For accuracy, the linen should have been initialled “ID”, standing for Issur Danielovitch, the name with which the actor, writer, producer and director was born 100 years ago today.
It was not a promising beginning: the young Issy Demsky, as he became known, was the only boy in a family of seven, and he found his six sisters’ presence “stifling”. Yiddish was spoken at home in Amsterdam, New York, and his father, Harry — who had immigrated from Belarus — was a ragman “buying old rags, pieces of metal, and junk for pennies, nickels, and dimes”. It was, Douglas noted years later, the lowest rung of a poverty-stricken society.
But Issy Demsky was a bright boy — not just at school, but at Hebrew classes. He recalled: “Back then, I was pretty good in cheder, so the Jews of our community thought they would do a wonderful thing and collect enough money to send me to a yeshivah to become a rabbi.
“Holy Moses! That scared the hell out of me. I didn’t want to be a rabbi. I wanted to be an actor. Believe me, the members of the Sons of Israel were persistent. I had nightmares — wearing long payos and a black hat. I had to work very hard to get out of it.
“But it took me a long time to learn that you don’t have to be a rabbi to be a Jew.”
After his barmitzvah, the future Kirk Douglas and Judaism parted company — only for him to re-embrace his Jewish identity in his old age, after a catastrophic 1991 helicopter crash in which two people died.
He didn’t reject Judaism altogether, he explains. “Of course, I always knew I was a Jew. I even auditioned to join a Yiddish theatre in New York. They looked at my blond hair and blue eyes and said: “If we have a part for a Nazi, we’ll call you.” He didn’t mention his most famous feature, the dimpled cleft in his chin which was inherited by his actor son, Michael.
At the beginning of his acting career, one of his closest friends was Betty Jane Persky, who also ditched the name with which she was born, to become Lauren Bacall. The pair were classmates at the American Academy of Dramatic Arts in New York, where Douglas had a special scholarship.
Everything was interrupted when America entered the Second World War in 1941. Douglas had enlisted in the US Navy and was medically discharged in 1944 with war injuries. In 1943, he had married another AADA classmate, Diana Dill, with whom he had two sons, Michael and Joel. The couple divorced in 1951 and Douglas later married the producer, Anne Buydens, with whom he had two more sons, Eric and Peter. Eric died of a drugs overdose in 2004.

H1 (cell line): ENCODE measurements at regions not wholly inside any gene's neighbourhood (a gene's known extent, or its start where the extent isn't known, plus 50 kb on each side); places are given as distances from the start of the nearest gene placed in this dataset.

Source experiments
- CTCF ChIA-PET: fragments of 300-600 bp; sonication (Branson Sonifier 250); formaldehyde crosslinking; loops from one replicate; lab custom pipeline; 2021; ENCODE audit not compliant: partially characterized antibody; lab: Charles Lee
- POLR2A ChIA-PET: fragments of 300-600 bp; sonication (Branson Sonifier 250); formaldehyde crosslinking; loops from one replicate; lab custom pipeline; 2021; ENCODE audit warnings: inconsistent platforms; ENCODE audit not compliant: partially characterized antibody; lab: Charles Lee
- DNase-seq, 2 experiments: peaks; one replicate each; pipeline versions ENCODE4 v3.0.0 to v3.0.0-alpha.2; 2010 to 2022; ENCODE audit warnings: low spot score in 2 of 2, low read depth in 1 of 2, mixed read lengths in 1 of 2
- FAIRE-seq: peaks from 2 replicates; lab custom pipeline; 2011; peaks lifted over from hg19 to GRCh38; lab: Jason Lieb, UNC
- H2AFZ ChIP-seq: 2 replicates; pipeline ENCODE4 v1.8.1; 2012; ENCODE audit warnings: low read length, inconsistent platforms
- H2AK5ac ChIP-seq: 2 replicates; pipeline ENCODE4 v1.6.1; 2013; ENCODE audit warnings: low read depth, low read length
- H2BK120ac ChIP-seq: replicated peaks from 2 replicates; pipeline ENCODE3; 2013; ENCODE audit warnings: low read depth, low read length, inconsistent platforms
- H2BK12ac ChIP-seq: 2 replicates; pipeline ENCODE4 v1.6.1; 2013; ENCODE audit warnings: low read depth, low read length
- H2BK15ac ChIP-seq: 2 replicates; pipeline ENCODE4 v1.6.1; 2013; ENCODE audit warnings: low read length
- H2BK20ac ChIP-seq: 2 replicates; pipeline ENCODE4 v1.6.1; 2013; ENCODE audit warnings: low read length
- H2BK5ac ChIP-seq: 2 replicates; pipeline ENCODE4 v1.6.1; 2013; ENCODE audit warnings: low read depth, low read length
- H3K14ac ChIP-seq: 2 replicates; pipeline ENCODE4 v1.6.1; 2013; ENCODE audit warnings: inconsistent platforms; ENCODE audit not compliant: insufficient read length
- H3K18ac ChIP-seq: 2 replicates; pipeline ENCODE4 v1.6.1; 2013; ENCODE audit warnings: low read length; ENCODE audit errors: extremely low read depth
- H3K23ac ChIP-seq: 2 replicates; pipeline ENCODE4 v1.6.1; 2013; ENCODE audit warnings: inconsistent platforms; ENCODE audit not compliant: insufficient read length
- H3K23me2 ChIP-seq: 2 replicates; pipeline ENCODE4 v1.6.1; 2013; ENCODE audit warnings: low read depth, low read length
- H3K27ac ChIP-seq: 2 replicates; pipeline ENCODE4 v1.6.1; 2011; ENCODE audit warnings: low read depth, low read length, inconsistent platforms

As one of the first young men home, Douglas soon found theatre work — and has often said that he never intended to go into films. But Lauren Bacall heard that director Hal Wallis was looking for someone to act with Barbara Stanwyck in his 1946 film, The Strange Love of Martha Ivers, and recommended her former classmate.
This was the beginning of a remarkable, 60-year-long career — all the more remarkable for the fact that Kirk Douglas, star of so many iconic films, from Spartacus to the Van Gogh biopic, Lust for Life, or the quintessential journalism movie, Billy Wilder’s Ace In The Hole — has never won an Oscar. He has, it is true, been nominated three times, but his only Academy Award is an honorary one, given, perhaps, more in embarrassment by an Academy which failed to recognise his singular talents while he was in his prime.
One of Douglas’s serious claims to fame is his off-camera role in helping to destroy the notorious Hollywood blacklist. The much-quoted film, Spartacus, with its central scene of slave after slave declaring “I’m Spartacus” in order to protect the slave-gladiator played by Douglas, was written by the blacklisted screenwriter Dalton Trumbo. Douglas ensured that Trumbo, previously reduced to hiding behind pseudonyms, got an official on-screen credit for the film, thus rendering the aim of the blacklist, that of outing supposed Communists, null and void.
Unlike contemporaries in what is now known as the Golden Age of Hollywood, Douglas kept a sharp eye on developments on stage as well as in film. In 1963, he bought the rights to Ken Kesey’s novel, One Flew Over the Cuckoo’s Nest, turned it into a play and starred in it on Broadway, for several months. Then he gave the whole project to his son Michael Douglas, who turned it into an Oscar-winning film. He also broke some of the suffocating studio contracts early in his career, forming his own movie company, Bryna Productions, named after his mother.
Douglas’s old age has been marked by an extraordinary return to his Jewish roots — he had a second barmitzvah, and his wife, Anne, converted to Judaism. He had a debilitating stroke in 1996, which would have felled lesser men, but the man whose acting was marked for its fierce concentration and determination, learned to speak again, and began writing novels and children’s books. He also began to study Torah, and revisited Israel, where he had made Cast A Giant Shadow, the story of the American, Colonel Mickey Marcus, who fought for Israel in the 1948 War of Independence.
Over the years, Douglas has made dozens of tough-guy and cowboy films, starring with other Hollywood greats such as Burt Lancaster, John Wayne and Yul Brynner. Altogether, he has made more than 90 films.
But it is a safe bet that no other movie idol did what Douglas did, fasting on Yom Kippur even while on film set. He says: “Throughout my life, when I was moving further and further from Judaism, I always clung to a single thread — Yom Kippur. On that one day, I fasted. I might be shooting it out with Burt Lancaster or John Wayne but I always fasted.
“There was something frightening to me about that book in which is written — who shall live and who shall die — who will survive a helicopter crash, like me, and who will be killed.” And Kirk Douglas is Hollywood’s great survivor, due to celebrate today with a shot of vodka — he has special permission from his doctor — at a star-studded party in Beverly Hills.